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IN EMPLOYMENT LAW

Exempt vs. Non-Exempt Employees

When a worker is classified as “non-exempt” it means that an employer is required by law to pay them overtime at time and one half their regular hourly rates under the Fair Labor Standards Act (FLSA) when working over forty hours per week. On the other hand, an employee who is classified as “exempt” is not required to be paid overtime by their employer under the FLSA, and is usually paid a set salary regardless of their hours worked during the week.

Who is Considered Exempt?

There is certain criteria that has been established by the FLSA that must be met in order for an employee to be considered exempt from receiving overtime pay under the law. They include executive, administrative, or professional exemptions. A worker may also be considered exempt if they work in outside sales or work in computer management role. Additionally to be considered exempt an employee must earn a salary of at least $455 per week and their job duties and responsibilities must also qualify as them as exempt:

  • Executive Exemption: If an employee’s job duties primarily involve managing a department of a business or the company as a whole, they may qualify as being exempt from overtime pay under the FLSA. Additionally, to be considered executively exempt, the employee must have the authority to hire or fire employees, or at least recommend these actions.
  • Administrative Exemption: If an employee’s job responsibilities primarily include managerial office work that relate to business operations they may be considered administratively exempt under the FLSA. The employee must also be able to make decisions and exercise discretion regarding important matters.
  • Professional Exemption: If an employee is considered professionally exempt from receiving overtime under the FLSA they must fall under these two subcategories: learned professional exemption or creative professional exemption. If an employee’s primary job duty requires them to use advanced knowledge typically acquired from a higher education like graduate school and exercise discretion and judgment they could fall under the learned professional exemption. If an employee’s job duties involve originality and invention for their work in a creative industry, they can be considered exempt under the creative professional exemption.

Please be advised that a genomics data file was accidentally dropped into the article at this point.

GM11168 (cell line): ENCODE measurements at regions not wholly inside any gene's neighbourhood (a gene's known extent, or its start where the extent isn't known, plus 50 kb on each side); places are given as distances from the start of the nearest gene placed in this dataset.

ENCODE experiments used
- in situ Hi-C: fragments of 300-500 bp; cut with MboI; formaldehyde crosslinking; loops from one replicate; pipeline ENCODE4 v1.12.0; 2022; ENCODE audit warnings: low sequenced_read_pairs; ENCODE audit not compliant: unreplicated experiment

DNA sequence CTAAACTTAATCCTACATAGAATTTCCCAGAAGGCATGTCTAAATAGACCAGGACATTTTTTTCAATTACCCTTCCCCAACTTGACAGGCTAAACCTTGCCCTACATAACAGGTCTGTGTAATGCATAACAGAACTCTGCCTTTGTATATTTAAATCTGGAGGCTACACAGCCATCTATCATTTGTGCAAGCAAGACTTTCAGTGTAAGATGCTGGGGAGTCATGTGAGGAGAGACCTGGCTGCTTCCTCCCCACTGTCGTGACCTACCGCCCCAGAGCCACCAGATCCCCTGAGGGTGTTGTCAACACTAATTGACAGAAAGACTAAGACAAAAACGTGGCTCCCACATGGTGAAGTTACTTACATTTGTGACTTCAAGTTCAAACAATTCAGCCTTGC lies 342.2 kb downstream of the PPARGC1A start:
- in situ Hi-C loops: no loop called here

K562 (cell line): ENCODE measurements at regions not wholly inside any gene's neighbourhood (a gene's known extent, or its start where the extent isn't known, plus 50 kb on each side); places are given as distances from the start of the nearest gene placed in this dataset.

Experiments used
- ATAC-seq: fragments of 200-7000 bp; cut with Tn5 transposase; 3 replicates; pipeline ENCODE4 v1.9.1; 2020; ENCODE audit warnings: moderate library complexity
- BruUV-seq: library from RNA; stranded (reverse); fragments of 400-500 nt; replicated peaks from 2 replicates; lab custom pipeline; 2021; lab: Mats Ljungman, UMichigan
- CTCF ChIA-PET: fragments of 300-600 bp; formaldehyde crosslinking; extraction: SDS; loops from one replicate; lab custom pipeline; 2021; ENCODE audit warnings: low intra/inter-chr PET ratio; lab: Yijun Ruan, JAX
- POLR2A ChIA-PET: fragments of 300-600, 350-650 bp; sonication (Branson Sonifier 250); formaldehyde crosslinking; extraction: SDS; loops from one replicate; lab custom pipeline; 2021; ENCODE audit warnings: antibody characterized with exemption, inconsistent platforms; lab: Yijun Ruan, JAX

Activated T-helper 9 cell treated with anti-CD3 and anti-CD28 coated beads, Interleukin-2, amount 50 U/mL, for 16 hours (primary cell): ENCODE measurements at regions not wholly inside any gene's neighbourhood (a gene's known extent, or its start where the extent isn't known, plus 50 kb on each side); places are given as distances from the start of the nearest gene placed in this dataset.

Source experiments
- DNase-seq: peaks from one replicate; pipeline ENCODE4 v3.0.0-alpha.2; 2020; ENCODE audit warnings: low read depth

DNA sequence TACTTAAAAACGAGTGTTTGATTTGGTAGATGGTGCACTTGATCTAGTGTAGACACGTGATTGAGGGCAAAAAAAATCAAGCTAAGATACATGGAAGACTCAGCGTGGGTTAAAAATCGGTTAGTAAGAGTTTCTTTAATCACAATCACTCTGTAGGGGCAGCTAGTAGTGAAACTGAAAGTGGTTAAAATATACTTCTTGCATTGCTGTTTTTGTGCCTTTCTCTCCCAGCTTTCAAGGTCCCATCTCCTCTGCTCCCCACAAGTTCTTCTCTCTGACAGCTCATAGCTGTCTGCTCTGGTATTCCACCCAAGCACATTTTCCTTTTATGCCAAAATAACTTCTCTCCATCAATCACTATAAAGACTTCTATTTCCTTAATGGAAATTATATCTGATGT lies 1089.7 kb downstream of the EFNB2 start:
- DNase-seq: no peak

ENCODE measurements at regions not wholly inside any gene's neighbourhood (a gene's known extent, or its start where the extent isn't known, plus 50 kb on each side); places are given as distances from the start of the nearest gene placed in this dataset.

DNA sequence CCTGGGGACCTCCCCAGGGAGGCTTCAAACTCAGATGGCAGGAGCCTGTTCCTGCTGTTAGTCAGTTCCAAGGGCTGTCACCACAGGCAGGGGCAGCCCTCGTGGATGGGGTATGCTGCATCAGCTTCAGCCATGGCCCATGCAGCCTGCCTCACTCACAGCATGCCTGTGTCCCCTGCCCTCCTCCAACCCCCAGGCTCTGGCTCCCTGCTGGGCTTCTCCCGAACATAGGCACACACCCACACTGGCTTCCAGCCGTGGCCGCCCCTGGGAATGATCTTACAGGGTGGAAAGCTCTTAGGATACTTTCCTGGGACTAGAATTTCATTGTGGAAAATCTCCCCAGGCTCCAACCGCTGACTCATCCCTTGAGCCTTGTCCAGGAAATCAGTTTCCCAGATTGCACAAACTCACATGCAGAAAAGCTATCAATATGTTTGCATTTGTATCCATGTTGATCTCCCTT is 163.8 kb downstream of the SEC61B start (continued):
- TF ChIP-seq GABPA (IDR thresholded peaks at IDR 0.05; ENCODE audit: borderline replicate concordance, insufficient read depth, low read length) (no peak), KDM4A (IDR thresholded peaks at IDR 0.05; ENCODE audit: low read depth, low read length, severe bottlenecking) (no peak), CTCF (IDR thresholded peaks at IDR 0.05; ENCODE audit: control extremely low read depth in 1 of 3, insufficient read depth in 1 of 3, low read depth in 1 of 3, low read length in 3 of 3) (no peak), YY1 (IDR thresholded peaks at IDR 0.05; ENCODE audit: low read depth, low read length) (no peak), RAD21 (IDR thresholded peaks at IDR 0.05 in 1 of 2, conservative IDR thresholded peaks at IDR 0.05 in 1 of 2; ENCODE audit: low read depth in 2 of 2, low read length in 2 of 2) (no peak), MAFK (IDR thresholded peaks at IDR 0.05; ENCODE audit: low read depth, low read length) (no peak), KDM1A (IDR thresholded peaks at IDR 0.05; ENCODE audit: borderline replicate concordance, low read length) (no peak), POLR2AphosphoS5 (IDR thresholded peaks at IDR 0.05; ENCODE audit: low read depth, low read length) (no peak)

• Highly Compensated Employees: If an employee is earning over $100,000 per year and is primarily responsible for office or non-manual work, they may also be considered as exempt from overtime pay if one or more their responsibilities fall under the executive, administrative, or professional employee exemption.

RECORD SETTING AWARDS AND SETTLEMENTS

FOR OUR CLIENTS


$19,100,000

$19.1 Million for Tipped Restaurant Workers. (pending court approval)

Workers such as servers, bussers, runners bartenders, barbacks and other tipped workers at a large national casual dining chain alleged they were owed wages. Their claims included but were not limited to: unpaid overtime, spread-of hours, misappropriated tips, uniform-related expenses and unlawful deductions.

$15,900,000

$15.9 Million for Personal Bankers.

The firm was able to recover overtime compensation for personal bankers and others similarly situated at a national bank that operates hundreds of branches throughout the United States. Employees in affected positions claimed they were required to work more than 40 hours a week in order to meet sales quotas but were not compensated overtime for their pay.

$14,500,000

$14.5 Million for Spam Text Victims

Fitapelli & Schaffer was able to recover damages for recipients of unwanted promotional text messages from a popular young adult clothing retailer. The clothing company allegedly violated the Telephone Consumer Protection Act by sending text messages to recipients’ cellular phones without their prior express written consent.

$7,000,000

$7.0 Million for Bank Loan Officers